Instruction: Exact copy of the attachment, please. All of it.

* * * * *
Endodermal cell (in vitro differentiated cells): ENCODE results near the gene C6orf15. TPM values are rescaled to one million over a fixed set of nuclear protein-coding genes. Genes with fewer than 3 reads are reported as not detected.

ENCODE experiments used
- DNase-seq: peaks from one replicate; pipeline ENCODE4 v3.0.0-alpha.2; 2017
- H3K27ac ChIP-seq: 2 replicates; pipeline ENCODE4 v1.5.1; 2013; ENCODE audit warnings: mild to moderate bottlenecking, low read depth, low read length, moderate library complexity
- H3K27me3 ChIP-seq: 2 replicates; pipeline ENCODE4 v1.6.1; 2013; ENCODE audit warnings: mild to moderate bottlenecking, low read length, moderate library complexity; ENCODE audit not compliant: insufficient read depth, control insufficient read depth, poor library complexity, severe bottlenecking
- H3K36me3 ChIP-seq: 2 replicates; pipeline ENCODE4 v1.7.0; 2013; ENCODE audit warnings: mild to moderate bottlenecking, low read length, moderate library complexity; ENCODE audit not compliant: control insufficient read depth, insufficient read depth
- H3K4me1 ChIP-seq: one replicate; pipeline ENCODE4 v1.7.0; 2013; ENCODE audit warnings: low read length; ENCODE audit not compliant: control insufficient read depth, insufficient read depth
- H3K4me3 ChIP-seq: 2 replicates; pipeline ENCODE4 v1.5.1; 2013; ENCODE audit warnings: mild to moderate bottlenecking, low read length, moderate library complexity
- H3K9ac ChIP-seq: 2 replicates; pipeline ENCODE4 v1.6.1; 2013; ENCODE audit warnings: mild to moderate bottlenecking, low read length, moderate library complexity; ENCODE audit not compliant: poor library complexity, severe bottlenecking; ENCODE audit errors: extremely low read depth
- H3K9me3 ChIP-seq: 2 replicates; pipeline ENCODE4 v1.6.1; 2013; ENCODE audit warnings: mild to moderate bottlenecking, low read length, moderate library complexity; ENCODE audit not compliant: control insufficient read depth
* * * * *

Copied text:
Endodermal cell (in vitro differentiated cells): ENCODE results near the gene C6orf15. TPM values are rescaled to one million over a fixed set of nuclear protein-coding genes. Genes with fewer than 3 reads are reported as not detected.

ENCODE experiments used
- DNase-seq: peaks from one replicate; pipeline ENCODE4 v3.0.0-alpha.2; 2017
- H3K27ac ChIP-seq: 2 replicates; pipeline ENCODE4 v1.5.1; 2013; ENCODE audit warnings: mild to moderate bottlenecking, low read depth, low read length, moderate library complexity
- H3K27me3 ChIP-seq: 2 replicates; pipeline ENCODE4 v1.6.1; 2013; ENCODE audit warnings: mild to moderate bottlenecking, low read length, moderate library complexity; ENCODE audit not compliant: insufficient read depth, control insufficient read depth, poor library complexity, severe bottlenecking
- H3K36me3 ChIP-seq: 2 replicates; pipeline ENCODE4 v1.7.0; 2013; ENCODE audit warnings: mild to moderate bottlenecking, low read length, moderate library complexity; ENCODE audit not compliant: control insufficient read depth, insufficient read depth
- H3K4me1 ChIP-seq: one replicate; pipeline ENCODE4 v1.7.0; 2013; ENCODE audit warnings: low read length; ENCODE audit not compliant: control insufficient read depth, insufficient read depth
- H3K4me3 ChIP-seq: 2 replicates; pipeline ENCODE4 v1.5.1; 2013; ENCODE audit warnings: mild to moderate bottlenecking, low read length, moderate library complexity
- H3K9ac ChIP-seq: 2 replicates; pipeline ENCODE4 v1.6.1; 2013; ENCODE audit warnings: mild to moderate bottlenecking, low read length, moderate library complexity; ENCODE audit not compliant: poor library complexity, severe bottlenecking; ENCODE audit errors: extremely low read depth
- H3K9me3 ChIP-seq: 2 replicates; pipeline ENCODE4 v1.6.1; 2013; ENCODE audit warnings: mild to moderate bottlenecking, low read length, moderate library complexity; ENCODE audit not compliant: control insufficient read depth